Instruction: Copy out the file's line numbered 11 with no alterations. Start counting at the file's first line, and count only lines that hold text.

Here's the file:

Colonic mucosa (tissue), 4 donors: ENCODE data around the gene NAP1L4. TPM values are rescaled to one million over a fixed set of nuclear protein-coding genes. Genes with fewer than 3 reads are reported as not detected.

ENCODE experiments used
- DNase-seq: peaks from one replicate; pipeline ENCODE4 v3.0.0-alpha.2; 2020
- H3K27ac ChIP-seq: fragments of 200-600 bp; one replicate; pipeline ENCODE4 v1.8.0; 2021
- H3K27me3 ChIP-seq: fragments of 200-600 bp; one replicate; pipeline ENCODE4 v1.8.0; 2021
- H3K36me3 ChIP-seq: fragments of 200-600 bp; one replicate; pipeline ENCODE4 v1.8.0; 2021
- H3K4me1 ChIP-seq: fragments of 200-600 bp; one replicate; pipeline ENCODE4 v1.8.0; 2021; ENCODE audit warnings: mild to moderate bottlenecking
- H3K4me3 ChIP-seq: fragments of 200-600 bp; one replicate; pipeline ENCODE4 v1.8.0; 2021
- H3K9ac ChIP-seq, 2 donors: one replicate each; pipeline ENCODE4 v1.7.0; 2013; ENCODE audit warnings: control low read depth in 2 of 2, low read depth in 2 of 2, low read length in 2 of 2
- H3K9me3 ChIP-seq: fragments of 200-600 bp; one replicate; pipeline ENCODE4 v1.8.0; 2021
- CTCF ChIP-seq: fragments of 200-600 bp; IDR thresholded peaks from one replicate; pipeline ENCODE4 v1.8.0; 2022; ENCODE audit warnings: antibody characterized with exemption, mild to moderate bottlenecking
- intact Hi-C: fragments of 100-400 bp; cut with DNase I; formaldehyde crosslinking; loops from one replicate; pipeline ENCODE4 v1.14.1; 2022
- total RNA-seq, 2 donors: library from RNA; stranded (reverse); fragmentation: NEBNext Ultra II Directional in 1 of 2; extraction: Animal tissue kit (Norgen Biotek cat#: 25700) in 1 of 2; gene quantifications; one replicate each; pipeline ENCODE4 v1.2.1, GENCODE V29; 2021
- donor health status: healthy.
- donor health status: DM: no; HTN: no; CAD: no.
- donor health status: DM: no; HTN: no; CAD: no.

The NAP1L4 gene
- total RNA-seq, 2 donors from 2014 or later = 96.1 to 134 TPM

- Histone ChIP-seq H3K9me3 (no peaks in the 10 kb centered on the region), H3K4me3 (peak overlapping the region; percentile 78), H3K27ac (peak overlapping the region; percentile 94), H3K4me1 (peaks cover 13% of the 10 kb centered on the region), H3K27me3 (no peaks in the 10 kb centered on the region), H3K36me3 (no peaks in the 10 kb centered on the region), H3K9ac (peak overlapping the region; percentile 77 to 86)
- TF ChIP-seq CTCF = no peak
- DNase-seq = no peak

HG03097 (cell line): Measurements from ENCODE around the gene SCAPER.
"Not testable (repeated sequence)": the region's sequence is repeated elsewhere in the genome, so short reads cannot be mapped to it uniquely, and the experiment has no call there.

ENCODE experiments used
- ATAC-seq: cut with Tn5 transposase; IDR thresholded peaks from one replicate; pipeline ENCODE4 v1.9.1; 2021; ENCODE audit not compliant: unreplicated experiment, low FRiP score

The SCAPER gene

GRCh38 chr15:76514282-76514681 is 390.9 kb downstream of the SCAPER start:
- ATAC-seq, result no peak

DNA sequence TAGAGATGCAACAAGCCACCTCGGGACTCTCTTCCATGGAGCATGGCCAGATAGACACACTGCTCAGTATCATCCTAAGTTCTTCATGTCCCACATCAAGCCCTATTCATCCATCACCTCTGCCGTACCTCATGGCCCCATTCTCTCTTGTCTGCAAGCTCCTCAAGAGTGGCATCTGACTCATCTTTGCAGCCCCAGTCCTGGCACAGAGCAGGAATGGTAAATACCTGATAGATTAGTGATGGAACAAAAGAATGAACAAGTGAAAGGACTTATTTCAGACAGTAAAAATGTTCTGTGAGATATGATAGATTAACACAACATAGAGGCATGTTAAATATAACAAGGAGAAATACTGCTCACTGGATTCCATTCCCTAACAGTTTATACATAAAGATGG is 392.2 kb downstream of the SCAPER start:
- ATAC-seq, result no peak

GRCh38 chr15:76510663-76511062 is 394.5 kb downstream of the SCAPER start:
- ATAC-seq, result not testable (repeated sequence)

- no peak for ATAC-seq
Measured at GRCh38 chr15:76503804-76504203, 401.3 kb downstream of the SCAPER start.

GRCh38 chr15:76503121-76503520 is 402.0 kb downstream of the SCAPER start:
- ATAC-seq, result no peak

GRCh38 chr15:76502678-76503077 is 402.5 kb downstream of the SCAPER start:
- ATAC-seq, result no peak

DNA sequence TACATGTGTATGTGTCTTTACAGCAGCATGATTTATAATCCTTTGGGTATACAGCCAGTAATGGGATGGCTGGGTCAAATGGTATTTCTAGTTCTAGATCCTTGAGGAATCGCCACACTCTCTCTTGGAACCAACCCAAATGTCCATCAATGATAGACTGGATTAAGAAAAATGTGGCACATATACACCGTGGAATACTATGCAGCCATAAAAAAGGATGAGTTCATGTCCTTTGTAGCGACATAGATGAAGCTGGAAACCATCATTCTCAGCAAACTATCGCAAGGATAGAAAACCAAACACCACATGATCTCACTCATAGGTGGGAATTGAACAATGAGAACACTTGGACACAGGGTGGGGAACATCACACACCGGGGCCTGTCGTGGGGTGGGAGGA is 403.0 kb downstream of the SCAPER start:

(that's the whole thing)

- CTCF ChIP-seq: fragments of 200-600 bp; IDR thresholded peaks from one replicate; pipeline ENCODE4 v1.8.0; 2022; ENCODE audit warnings: antibody characterized with exemption, mild to moderate bottlenecking